It’s therefore worth noting that discontinued wearable use still plagues the sector—many a step tracker sits at the bottom of a drawer. In 2018, 39% of wearable users stopped using their wearable, marking a substantial jump from 27% in 2017. This is significant—the number of respondents who stopped using a wearable in 2018 was larger than the increase in respondents who adopted a wearable from 2017 to 2018. Nonetheless, we suspect wearable use will become stickier as the shift from fitness to clinical uses continues, as providers get more value from data to monitor patients, and as consumers are incented to sustain use.
For instance, risk-bearing entities are beginning to explore ways to empower patients to monitor their own health indicators. Most recently, Aetna teamed up with Apple to allow its members to purchase an Apple Watch and then “earn it back” through healthy behavior. It’s a partnership that brings to life two major forces in healthcare today—value-based care and consumerism. Some payers and employers hope that investment in wearable devices and fitness programs will pay off through improved patient outcomes.
Investors are also betting on the future of digital health companies leveraging wearables. Since 2011, $3.4B has been invested into these companies—11% of all digital health venture dollars across that time period1. This activity has been steady over the past few years, with 30 to 40 funding deals every year since 2014.
Insight 2: Telemedicine adoption is climbing, with urban consumers more than twice as likely to use live video telemedicine than rural consumers
Adoption rates for telemedicine surged in 2018, with 75% of consumers using at least one channel to access remote care—up from 68% in 2017. Despite the potential for telemedicine to extend healthcare access to consumers in rural areas, rural respondents utilized these services far less frequently than urban respondents. Adoption of at least one form of telemedicine was 67% for rural residents and 80% for urban residents.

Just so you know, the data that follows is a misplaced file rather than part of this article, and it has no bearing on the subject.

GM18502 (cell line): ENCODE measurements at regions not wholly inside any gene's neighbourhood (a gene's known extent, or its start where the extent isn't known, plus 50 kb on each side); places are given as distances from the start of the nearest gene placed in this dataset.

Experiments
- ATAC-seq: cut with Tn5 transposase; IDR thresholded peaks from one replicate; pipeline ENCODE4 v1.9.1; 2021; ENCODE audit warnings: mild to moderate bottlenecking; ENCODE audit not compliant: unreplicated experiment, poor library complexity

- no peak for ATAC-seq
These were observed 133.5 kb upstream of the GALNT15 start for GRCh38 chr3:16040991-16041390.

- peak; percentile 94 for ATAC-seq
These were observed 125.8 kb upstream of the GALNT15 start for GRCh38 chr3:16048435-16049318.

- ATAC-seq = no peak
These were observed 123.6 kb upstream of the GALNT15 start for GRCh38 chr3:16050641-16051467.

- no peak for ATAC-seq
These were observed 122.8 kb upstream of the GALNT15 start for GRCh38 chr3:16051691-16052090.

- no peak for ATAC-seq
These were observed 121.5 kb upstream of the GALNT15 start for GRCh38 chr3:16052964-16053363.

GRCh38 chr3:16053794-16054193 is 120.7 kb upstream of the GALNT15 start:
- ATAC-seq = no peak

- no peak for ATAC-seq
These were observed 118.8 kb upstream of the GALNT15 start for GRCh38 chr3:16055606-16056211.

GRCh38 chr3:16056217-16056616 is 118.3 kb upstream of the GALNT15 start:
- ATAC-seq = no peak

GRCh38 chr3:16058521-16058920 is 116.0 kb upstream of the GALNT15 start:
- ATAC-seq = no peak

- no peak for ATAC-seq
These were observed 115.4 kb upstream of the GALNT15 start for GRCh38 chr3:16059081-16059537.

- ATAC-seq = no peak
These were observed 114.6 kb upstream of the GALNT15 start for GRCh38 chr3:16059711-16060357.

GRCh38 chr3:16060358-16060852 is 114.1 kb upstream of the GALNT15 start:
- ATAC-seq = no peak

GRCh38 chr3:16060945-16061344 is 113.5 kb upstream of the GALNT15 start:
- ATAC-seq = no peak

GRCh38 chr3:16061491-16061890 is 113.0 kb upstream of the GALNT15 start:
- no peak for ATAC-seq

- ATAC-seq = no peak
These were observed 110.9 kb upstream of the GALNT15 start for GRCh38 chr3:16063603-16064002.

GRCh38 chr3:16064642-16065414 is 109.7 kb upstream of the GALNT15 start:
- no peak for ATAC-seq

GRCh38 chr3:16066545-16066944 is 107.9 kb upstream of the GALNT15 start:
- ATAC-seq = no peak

Growth in live video telemedicine has been particularly strong, increasing six-fold in just three years. But at 34%, the high rate of live video telemedicine adoption is a composite that masks stark disparities—22% of rural consumers accessed care through live video versus 51% of urban consumers. The older, rural consumer population is being left behind. Only 17% of rural respondents aged 35+ utilized video telemedicine in 2018—19 percentage points less than rural respondents aged 18 to 34, and 29 percentage points less than urban residents aged 35+. Perhaps this outcome isn’t too surprising—just a quick glance at the marketing of well-funded, telemedicine-based startups makes it clear that they are targeting tech-savvy millennials seeking the same convenience with their healthcare as they do with their take out (see Roman Health, Hims, The Pill Club, Nurx, Lemonaid).
Despite the uneven adoption, it was a big year for telemedicine in the US. The rise in adoption rates followed passage of the CHRONIC Care Act in February of 2018. The measure extends telemedicine coverage to patients in Medicare Advantage plans and accountable care organizations. With an increasingly clear reimbursement pathway, investors opened the funding spigot—$1.3B was invested in telemedicine startups in 2018, a massive three-fold increase over the $450M invested in 2017. In addition to big fundraising rounds—American Wellraised $291M and Doctor on Demand raised $74M as both seek to expand their growing footprints—we saw a trend towards consolidation. American Well acquired Avizia, InTouchacquired Reach Health, and Teladoc acquired Advance Medical. And a new breed of care providers like Oscar and CareMore Health, which we refer to as “next generation payers and providers (NGPPs),” are making telemedicine a core component of new patient-centric care models.